From rescuing dogs to saving circumcision, another memorable year

When in the course of human events it becomes necessary to come up with a sure-fire column idea for summer,  “Favorite Stories of the Year” is a safe bet. So let’s do this thing: Year VI of the Golden Jack Awards, named for my plus-sized cat.

Best Beat: Covering the San Francisco circumcision battle. I wrote several stories on the measure that would have criminalized the procedure, yet was stripped from the ballot by court order. I still shake my head in amazement that anti-circ zealots believe this issue, above all others, is the most important thing in the world. You guys do realize the polar ice caps are melting, right?

Biggest Jerk: Anti-circumcision activist Matthew Hess for his despicable “Foreskin Man” comics, which picture mohels as snarling sub-humans right out of a Nazi propaganda tract. Hess swears he isn’t anti-Semitic. Words fail.

Nice Guy Award: To Joe Pedott, who made the Chia Pet a cultural staple. Interviewing him in June for a cover story, Joe struck me as unassuming, humble, generous and kind. Just how we like our wildly successful Jewish entrepreneurs.

Tastiest Tale: For j.’s 2011 Passover coverage, I profiled Rob Corwin and Danny Jacobs, a San Francisco couple who reconfigured seder plate ritual foods into potent potables. Maror as a vodka cocktail with fresh beet and horseradish? I won’t say “Dayenu.”

Most Eye-Opening Story: In March I wrote a piece about local nonprofit Fair Trade Judaica, and learned that most of the world’s chocolate originates on child slave labor plantations on the Ivory Coast. Thugs kidnap the children and force them to harvest cocoa pods. Try enjoying your M&M’s now.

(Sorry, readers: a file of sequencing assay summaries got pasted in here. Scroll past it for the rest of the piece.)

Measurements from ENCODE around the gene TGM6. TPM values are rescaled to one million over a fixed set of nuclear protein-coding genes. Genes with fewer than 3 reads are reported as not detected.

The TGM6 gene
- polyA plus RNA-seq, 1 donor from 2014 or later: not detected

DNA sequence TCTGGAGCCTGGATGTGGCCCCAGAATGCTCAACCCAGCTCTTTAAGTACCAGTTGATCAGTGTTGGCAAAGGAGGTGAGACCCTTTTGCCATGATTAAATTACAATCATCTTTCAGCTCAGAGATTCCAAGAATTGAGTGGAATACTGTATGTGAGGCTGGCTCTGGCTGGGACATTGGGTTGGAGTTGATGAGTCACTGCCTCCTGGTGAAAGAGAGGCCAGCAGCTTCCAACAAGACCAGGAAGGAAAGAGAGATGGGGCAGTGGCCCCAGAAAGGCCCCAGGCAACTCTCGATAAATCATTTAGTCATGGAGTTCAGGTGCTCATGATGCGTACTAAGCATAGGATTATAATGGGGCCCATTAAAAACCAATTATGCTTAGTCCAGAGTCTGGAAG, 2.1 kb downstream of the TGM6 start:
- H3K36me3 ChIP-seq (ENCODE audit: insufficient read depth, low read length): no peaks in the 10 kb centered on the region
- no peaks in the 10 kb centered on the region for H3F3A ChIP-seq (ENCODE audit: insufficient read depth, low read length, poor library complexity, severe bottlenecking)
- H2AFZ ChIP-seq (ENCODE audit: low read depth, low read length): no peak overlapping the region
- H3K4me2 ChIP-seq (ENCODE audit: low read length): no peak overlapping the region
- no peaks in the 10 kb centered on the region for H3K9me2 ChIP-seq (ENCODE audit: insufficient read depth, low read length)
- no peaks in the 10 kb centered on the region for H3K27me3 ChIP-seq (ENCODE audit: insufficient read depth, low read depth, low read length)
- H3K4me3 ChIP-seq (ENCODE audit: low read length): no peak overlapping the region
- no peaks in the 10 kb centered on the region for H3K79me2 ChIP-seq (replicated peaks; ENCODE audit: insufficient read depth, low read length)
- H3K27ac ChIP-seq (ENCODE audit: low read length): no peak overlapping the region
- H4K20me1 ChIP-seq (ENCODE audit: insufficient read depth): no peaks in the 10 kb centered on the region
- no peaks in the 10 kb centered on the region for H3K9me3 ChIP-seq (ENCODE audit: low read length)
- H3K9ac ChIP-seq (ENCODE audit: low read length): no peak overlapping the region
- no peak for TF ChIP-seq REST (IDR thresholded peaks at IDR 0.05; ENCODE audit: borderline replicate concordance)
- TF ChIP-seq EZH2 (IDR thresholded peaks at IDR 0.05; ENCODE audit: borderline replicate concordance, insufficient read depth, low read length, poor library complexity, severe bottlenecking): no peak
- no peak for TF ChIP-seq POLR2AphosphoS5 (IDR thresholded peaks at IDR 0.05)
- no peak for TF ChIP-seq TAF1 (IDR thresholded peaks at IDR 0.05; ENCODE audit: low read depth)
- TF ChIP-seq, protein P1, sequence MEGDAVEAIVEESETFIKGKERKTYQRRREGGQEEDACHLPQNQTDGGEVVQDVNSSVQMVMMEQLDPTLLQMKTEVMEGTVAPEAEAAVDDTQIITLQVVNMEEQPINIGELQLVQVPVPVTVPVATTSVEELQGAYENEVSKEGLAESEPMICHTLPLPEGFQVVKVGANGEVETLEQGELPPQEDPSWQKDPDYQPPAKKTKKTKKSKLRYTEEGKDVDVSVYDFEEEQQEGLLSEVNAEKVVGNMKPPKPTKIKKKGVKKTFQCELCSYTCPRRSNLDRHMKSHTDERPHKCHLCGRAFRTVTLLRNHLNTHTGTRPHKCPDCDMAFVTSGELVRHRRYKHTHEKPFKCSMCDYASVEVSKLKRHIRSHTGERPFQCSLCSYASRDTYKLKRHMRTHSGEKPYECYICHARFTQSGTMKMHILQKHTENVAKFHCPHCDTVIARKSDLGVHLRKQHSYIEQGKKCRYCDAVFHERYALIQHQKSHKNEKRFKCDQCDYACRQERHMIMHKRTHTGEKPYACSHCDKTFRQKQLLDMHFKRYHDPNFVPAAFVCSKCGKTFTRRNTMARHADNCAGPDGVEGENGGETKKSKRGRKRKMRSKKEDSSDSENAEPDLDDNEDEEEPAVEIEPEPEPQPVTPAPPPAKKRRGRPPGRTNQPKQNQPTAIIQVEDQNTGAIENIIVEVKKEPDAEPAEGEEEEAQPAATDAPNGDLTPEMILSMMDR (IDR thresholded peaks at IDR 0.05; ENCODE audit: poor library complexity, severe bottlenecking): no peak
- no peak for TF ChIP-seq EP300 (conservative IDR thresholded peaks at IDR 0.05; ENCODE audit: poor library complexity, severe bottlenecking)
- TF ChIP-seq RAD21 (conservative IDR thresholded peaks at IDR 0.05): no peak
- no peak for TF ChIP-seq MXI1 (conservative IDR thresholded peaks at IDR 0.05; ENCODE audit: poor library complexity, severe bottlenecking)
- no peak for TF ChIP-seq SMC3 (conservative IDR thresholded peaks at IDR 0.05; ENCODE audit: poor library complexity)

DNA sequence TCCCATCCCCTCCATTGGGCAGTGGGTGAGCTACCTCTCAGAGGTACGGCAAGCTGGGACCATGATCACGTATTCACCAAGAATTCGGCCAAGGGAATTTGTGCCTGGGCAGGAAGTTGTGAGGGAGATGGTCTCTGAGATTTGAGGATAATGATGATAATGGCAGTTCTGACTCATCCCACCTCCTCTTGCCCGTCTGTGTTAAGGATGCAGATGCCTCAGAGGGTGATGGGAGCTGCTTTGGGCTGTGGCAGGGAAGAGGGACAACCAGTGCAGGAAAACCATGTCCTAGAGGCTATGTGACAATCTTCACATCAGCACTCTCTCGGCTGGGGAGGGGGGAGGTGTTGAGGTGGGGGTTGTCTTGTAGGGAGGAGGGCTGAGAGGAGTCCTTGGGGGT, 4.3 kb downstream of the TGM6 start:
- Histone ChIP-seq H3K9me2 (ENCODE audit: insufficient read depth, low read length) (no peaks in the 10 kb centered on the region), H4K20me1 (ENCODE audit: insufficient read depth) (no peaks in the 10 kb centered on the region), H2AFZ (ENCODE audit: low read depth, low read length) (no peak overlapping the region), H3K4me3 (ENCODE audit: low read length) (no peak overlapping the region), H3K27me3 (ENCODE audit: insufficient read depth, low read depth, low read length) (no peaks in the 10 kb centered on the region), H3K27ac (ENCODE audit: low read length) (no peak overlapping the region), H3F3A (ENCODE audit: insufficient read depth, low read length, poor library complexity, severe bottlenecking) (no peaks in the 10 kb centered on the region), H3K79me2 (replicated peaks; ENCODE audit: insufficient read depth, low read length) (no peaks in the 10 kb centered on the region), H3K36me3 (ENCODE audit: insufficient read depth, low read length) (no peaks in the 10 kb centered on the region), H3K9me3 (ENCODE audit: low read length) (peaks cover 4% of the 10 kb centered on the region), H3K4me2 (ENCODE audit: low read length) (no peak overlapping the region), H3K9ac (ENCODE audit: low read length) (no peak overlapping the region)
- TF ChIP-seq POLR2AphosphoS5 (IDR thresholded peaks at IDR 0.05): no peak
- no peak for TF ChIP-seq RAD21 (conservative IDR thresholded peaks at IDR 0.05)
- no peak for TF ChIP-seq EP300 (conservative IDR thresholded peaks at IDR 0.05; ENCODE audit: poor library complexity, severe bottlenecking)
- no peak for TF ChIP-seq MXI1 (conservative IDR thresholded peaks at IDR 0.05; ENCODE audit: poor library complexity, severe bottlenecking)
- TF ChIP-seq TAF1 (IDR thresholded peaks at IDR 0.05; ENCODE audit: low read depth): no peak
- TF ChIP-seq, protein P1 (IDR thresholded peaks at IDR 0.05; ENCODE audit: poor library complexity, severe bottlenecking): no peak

Best Headline: For my May story about Arye Coopersmith, who spent his salad days in the Haight singing with  Shlomo Carlebach, my headline was “The Electric Kool-Aid Chassid Test.”

Saddest Story: An obituary last month on Cate Fisher, a beautiful Jewish teen from Menlo Park who had planned on a teaching career. Gunned down in East Palo Alto while sitting in a car. A case of mistaken identity, the cops said. Baruch Dayan HaEmet.

Favorite Arts Story: My piece last October on Bernard Zakheim’s Depression-era mural at Coit Tower. I hoofed it up Telegraph Hill twice to contemplate Zakheim’s masterpiece (he was but one of several participating artists, though he oversaw the project). His grand tableau of California life left me breathless.

Most Hopeful Story: Last fall, I wrote about a group of Muslim clerics, including Imam Suhaib Webb of Santa Clara, who made an unprecedented trip to Auschwitz, and came away deeply moved. I’ll never forget Webb’s words to me: “The children of Israel are just as valuable as the children of Palestine.”

Biggest Shocker: Covering a U.C. Berkeley speech by Richard Goldstone — he of the infamous Goldstone Report that blasted Israel for the 2009 Gaza War — I was stunned by his statements supportive of Israel. He sure let down the Israel-bashers there, who were looking for some red meat. A week later, Goldstone retracted key elements of his report. Too little, too late, dude.

Story of the Year: It’s a tie! First, my February cover story on Charlie Pivnick and his grandson, Jon Levin, who together run Cable Car Clothiers in San Francisco. Charlie is pushing 93, yet still comes to work most days, as he has since 1946, to help men dress for success. I was impressed with the Harris tweed, but far more impressed by the twinkle in Charlie’s eye.

My other favorite story was an April cover piece on Muttville, a San Francisco senior dog rescue outfit founded by Sherri Franklin. I love dogs — usually more than people — and I appreciate Sherri for the blessed work she does. And I never got luckier with a camera than with that cover shot.

Finally, a fond and wistful farewell to my now-former newsroom colleagues and three amigas Rachel Leibold, Amanda Pazornik and Emily Savage, all off pursuing new opportunities. I miss them every day.

Thanks as always to the Bay Area Jewish community, which keeps my job ever fun, ever puzzling, ever exhausting. I humbly accept these awards I made up for myself.

Dan Pine

Dan Pine is a contributing editor at J. He was a longtime staff writer at J. and retired as news editor in 2020.